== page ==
Burning

Burning ★★★★

This review may contain spoilers. I can handle the truth.

This review may contain spoilers.

Two men, one rich and lavish, the other, a poor writer, listless and downtrodden, share pot and engage in a conversation that slowly turns chilling. The rich, Ben (Yeun), discusses his fascination with burning down abandoned greenhouses just because he can. The writer, Lee Jong-Su, attempts to decipher if its all literal, metaphorical, symbolic, cathartic, or for pure mania. It's a movie about man's simmering anxiety, the resentment and ego that builds, the sexual frustration that develops, and how all that destroys you.

The film takes its time setting up the three main characters, and it juxtaposes their lives so exceedingly well. Jong-Su lives as a farmer on the outskirts of Seoul, performing odd jobs in an attempt to become a novelist. Hae-Mi, after going on a trip to Africa (whether she actually went is still a mystery), becomes disillusioned, bitter, fearful of her life. Finally, there's Ben, who throws dinner parties in his lavish apartment, drives a porsche, engages in small talk, and yawns when real emotion is discussed. It is an exceptional performance by Steven Yeun, one which requires the right amount of charisma, yet hiding his nihillistic nature and his nightmarish desires.

Shades of Fight Club in its depiction of masculinity, Burning is a medidative film, one which auteur Lee Chang-Dong never hurries, but lets its languid pace flow methodically. Somewhat indulgent at points, Burning takes its time, but the craft behind the film is undeniable. Not everything is what it seems, and Lee engages viewers through metaphor, surrealism, and symbolism. It is a difficult picture, one that becomes frustratingly difficult to decipher. However, Lee is smart to put the protagonist in the same situation as he struggles to figure out his place in the world, his relationship with Hae-Mi, and his increasingly dangerous desires.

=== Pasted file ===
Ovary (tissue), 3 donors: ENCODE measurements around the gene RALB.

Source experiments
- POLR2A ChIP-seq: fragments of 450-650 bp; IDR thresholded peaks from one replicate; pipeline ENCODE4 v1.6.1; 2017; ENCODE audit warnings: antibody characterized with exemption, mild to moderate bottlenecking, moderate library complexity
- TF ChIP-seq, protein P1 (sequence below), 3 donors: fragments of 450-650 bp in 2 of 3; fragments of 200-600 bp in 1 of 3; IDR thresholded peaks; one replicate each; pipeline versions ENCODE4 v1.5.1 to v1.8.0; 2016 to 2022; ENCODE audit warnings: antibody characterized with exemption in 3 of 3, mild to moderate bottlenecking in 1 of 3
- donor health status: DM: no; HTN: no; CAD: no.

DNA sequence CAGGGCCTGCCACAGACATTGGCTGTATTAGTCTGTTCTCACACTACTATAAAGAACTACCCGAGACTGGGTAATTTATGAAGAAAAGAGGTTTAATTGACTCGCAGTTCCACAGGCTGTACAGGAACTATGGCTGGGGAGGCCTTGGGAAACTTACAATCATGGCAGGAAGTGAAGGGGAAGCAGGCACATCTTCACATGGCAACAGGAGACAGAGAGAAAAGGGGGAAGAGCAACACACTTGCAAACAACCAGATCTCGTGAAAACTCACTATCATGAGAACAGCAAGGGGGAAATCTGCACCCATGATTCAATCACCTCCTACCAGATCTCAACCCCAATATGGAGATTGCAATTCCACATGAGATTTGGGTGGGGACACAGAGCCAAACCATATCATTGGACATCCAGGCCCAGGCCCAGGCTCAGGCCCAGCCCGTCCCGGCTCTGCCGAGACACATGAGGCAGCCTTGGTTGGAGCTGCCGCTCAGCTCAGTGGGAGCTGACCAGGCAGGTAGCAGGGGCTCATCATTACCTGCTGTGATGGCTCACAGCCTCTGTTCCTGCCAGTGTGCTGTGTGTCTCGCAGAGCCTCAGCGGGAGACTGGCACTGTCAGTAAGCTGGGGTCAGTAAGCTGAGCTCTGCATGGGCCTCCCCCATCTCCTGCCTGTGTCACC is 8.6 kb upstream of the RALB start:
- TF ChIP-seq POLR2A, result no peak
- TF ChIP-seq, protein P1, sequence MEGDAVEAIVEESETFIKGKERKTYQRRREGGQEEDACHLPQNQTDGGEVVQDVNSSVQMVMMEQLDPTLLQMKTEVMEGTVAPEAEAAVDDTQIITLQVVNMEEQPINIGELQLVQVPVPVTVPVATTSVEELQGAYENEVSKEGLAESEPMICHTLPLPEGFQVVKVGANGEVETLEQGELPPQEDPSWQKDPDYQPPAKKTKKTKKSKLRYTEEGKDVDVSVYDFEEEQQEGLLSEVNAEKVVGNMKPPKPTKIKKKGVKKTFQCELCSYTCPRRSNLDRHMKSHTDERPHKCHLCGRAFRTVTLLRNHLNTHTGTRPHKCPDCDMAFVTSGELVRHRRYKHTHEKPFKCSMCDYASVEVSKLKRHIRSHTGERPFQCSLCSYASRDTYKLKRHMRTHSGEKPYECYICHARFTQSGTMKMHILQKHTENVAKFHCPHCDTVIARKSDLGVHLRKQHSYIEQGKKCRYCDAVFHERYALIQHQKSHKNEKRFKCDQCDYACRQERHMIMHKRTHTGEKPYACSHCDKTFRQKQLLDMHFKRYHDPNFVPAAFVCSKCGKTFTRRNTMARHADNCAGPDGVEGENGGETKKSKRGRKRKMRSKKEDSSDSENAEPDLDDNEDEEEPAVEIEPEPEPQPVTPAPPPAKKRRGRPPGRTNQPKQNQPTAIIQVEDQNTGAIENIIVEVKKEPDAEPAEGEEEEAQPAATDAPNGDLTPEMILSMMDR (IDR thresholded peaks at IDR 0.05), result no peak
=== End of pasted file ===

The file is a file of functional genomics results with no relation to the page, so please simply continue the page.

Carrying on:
The story moves along patiently, at times a tad too patient, but the charecters remain engrossing throughout. As the film reached its shocking ending, I wasn't affected by its brutality, rather perplexed by its actuality. Was Ben a version of Jong-Su that he wanted to be, rich, handsome, surrounded by women, one that he grew to despise, despite his situation? When he kills in the closing minutes, was it more than just murdering the man he hated, or was it also destroying the part of him that he feared he was becoming? How much of Ben is Jong-Su remains unclear, but it creates a fascinating mystery for the viewer. Lee Chang-Dong never answers these questions, but they will linger in your mind long after the credits roll.

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